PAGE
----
Although well-written and including some nice interactive elements as well, it would be an added benefit if narration were included so that non-readers could explore this section on their own.

I did notice that within this app, the terms “quarter past,” “half past” and “quarter to” are focused on, as here, one would say “quarter to four” for 3:45 - different from my way of speaking, which would read this as “three forty-five” for both analogue and digital clocks alike.

As this was developed by an Australian company, I am unsure if this is a cultural difference, a choice of style thought of as an easier way to teach children how to tell time, or if I am the one who has been wrong all these years. Although an issue for me, this may not be of concern for children new to learning to tell time in general.

One of the best parts of this app is that each of the different clocks found in the puzzle section can be chosen as the clock found within these interactive sections, letting children practice their new-found clock reading skills on a variety of clock faces - excellent for children who have interests in a specific subject like trains or space, but which also serves to give children the chance to learn telling time on clocks that don’t always have the numbers showing.

I personally don’t like clocks without all the numbers, but the ability to be comfortable looking at a clock like this with confidence is a great skill to teach children.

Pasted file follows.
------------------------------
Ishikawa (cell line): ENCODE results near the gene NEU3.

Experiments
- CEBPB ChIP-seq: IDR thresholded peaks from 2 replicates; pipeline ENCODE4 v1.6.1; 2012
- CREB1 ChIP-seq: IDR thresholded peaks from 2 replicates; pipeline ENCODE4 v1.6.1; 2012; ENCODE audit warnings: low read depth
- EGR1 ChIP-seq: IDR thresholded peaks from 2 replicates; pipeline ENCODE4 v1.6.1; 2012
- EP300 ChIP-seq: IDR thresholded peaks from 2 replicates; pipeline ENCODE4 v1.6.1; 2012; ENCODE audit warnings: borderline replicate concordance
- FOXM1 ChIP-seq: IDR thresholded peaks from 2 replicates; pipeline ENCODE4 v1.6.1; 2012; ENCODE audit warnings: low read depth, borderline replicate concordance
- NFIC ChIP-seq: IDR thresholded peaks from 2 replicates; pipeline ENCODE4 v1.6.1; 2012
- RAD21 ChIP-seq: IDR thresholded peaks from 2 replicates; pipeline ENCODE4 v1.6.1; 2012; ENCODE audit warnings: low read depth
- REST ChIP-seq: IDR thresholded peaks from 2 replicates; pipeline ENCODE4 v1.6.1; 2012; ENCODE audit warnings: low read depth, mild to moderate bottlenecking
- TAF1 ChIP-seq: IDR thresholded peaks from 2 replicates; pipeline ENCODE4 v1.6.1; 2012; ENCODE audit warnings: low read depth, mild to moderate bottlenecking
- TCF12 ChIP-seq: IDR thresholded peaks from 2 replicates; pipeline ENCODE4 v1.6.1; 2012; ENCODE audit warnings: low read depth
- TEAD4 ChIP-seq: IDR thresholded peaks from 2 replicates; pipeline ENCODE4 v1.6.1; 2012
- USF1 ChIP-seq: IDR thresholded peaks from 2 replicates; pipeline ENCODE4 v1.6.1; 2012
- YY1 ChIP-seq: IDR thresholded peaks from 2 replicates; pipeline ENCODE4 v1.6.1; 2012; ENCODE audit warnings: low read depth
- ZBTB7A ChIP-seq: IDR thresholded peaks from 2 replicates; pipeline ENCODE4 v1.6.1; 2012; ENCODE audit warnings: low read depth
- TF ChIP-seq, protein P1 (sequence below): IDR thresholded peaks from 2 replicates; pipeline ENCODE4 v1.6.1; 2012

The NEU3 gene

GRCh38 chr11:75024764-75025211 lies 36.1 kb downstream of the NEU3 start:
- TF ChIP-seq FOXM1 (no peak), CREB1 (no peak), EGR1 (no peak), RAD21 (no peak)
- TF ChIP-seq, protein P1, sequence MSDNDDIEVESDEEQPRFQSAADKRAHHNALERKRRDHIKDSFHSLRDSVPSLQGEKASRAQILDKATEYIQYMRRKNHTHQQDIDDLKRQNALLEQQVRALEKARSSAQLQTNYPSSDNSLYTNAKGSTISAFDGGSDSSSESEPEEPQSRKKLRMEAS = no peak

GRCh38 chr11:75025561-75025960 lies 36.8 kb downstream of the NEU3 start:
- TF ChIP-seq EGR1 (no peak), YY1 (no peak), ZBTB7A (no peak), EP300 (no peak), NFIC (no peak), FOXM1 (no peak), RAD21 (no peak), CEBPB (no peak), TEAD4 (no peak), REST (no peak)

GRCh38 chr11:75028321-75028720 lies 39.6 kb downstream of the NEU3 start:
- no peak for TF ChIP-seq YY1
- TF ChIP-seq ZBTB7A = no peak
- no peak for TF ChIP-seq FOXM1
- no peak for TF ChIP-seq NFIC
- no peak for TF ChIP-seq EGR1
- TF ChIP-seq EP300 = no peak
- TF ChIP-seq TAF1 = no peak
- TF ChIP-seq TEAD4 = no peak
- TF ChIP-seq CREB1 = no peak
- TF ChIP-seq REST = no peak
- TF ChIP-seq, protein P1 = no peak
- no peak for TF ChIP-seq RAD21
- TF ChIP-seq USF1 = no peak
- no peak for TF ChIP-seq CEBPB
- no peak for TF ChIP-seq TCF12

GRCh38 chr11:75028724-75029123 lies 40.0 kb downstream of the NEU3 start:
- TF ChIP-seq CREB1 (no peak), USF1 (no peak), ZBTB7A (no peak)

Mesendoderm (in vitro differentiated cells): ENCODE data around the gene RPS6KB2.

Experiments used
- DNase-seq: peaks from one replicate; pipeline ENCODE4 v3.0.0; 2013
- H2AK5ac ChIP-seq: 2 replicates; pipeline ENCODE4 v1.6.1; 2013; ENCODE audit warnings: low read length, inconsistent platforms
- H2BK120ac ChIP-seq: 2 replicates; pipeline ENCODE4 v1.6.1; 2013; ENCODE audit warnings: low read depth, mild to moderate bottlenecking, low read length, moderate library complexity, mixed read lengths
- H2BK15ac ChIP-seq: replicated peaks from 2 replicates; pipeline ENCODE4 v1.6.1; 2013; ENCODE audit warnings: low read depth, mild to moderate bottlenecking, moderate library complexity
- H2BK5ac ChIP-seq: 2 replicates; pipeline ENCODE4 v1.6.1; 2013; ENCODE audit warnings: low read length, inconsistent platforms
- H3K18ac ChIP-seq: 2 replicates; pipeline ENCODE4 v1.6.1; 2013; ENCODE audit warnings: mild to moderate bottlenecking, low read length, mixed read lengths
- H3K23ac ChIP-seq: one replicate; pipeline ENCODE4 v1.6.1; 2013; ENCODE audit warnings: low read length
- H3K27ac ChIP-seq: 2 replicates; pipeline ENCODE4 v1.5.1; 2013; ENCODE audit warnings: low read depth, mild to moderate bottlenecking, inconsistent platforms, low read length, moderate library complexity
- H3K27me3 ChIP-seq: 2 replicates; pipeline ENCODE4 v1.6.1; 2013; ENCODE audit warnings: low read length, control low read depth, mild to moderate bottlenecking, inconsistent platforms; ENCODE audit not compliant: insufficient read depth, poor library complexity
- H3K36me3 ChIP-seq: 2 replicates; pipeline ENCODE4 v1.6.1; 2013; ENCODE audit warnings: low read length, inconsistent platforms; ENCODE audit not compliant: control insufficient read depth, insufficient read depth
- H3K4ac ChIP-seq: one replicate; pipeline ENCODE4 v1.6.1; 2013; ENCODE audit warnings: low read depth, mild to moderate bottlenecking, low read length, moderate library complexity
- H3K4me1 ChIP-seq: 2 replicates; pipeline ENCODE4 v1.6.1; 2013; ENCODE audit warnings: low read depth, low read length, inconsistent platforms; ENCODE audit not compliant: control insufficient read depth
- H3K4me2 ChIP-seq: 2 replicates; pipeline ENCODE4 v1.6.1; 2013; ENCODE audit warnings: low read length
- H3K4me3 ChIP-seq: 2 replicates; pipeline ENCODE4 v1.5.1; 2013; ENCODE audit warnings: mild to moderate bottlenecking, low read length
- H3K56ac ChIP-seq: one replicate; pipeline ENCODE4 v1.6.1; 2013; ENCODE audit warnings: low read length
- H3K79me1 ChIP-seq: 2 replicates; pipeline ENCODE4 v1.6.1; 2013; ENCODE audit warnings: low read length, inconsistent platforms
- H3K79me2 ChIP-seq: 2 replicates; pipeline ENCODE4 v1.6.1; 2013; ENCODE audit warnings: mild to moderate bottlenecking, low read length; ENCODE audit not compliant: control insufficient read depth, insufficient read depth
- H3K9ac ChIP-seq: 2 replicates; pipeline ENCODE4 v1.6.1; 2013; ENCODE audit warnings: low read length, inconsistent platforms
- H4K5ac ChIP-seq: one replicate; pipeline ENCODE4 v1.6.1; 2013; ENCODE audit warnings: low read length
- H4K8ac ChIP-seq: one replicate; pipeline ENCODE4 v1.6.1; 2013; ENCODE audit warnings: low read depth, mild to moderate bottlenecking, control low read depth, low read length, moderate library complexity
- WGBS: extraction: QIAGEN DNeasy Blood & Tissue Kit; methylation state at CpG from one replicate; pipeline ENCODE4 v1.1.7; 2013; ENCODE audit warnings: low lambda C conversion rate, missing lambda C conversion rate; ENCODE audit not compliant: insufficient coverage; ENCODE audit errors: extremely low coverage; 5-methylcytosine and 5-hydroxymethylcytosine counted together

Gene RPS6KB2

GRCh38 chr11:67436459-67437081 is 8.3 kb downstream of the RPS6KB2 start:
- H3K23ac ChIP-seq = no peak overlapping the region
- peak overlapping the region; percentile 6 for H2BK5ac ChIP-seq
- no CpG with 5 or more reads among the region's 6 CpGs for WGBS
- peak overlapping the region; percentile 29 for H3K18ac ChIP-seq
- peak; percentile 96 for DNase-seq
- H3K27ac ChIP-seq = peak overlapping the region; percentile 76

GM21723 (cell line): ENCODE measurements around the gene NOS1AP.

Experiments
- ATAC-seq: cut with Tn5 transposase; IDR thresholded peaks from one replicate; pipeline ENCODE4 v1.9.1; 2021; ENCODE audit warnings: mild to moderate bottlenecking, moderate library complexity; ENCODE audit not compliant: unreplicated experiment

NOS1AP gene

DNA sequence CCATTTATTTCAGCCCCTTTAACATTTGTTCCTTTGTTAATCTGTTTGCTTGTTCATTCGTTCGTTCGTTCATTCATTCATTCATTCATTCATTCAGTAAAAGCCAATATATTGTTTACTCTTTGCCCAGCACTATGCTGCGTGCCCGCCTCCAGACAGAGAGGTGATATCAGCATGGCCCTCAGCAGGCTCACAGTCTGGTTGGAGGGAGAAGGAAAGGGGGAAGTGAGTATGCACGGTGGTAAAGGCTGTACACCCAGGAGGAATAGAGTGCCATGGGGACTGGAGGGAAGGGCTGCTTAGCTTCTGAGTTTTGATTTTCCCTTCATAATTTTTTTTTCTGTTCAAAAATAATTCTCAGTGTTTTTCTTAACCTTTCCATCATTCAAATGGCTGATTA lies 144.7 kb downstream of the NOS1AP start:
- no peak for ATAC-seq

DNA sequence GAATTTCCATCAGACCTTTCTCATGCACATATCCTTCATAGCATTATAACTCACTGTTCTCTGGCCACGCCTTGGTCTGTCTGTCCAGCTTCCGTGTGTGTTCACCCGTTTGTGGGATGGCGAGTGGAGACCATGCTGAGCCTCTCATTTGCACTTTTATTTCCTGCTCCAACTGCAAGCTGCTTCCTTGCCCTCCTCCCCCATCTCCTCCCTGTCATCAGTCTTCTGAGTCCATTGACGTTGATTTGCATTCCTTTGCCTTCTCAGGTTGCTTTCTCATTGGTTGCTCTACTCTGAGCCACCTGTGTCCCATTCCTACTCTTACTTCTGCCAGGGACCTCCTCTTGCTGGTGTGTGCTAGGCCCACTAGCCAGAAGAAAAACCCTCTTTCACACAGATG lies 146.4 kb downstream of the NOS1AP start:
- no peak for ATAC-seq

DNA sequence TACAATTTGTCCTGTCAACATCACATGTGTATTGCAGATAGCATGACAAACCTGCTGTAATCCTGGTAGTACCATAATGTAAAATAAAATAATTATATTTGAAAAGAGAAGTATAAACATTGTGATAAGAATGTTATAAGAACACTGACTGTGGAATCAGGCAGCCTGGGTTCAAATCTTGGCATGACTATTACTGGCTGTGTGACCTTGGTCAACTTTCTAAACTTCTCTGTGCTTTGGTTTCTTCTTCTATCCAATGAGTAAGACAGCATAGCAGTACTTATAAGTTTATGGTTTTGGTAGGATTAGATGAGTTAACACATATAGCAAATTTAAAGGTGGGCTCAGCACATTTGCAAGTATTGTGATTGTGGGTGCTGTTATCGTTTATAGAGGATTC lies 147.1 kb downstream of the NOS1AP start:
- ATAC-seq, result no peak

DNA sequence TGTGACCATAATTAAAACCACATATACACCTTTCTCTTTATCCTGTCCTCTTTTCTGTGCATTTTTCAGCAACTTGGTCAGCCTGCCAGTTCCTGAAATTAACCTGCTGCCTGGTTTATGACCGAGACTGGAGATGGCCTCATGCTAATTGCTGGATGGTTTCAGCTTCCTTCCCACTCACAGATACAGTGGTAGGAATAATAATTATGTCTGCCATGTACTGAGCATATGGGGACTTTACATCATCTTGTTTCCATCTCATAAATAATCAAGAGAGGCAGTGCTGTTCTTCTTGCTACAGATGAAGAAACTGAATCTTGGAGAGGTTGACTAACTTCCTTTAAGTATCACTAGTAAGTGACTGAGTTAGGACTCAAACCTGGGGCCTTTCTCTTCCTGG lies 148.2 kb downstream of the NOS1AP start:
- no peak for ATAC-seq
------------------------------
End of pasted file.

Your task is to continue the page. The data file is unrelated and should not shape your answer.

Parents please note that there is a nice selection of choices one has at their disposal to create a personalized experience. Multiple languages are included as is the chance to learn military time by choosing the 24 hour clock mode of this app.

AM and PM can also be focused on, as children may also need to turn the hands of the clock fully around to change the time of day or night as seen out the window, a nice inclusion not see in other apps like this.

There are also five levels of difficulty ranging from just learning about one hour intervals, to increasing the difficulty to 30, and ultimately to one minute intervals as well. Statistics involving the right and wrong answers made while using this app are also made available to parents.

One of the first things I noticed when looking at this app is how bright and cheerful everything found within this app is - from the clocks themselves to the striped wallpaper hung on the wall behind the clock in question, added to simply brighten up the background.

Two song selections are also available, both very easy to listen to for long periods of time, especially the jazzy second choice that I really enjoy. Turning off the music completely is also an option.

My only note is that the aquarium found on the title page along with the settings and clock-change feature and used as an incentive to continue with the use of this app can easily be overlooked as there is no link to this area from the page of interactive sections that children will be spending the majority of their time on.

Having made this minor point, I think that this is another excellent app for learning how to tell time.

It it is also worth noting that this developer, GiggleUp, has also created a few nice puzzle apps available through iTunes, two of which have also been reviewed at GiggleApps. Please search for these reviews if interested.

Transport Jigsaw Puzzles 123 for iPad Review

Posted by Amy Solomon on November 10th, 2011
iPad App - Designed for iPad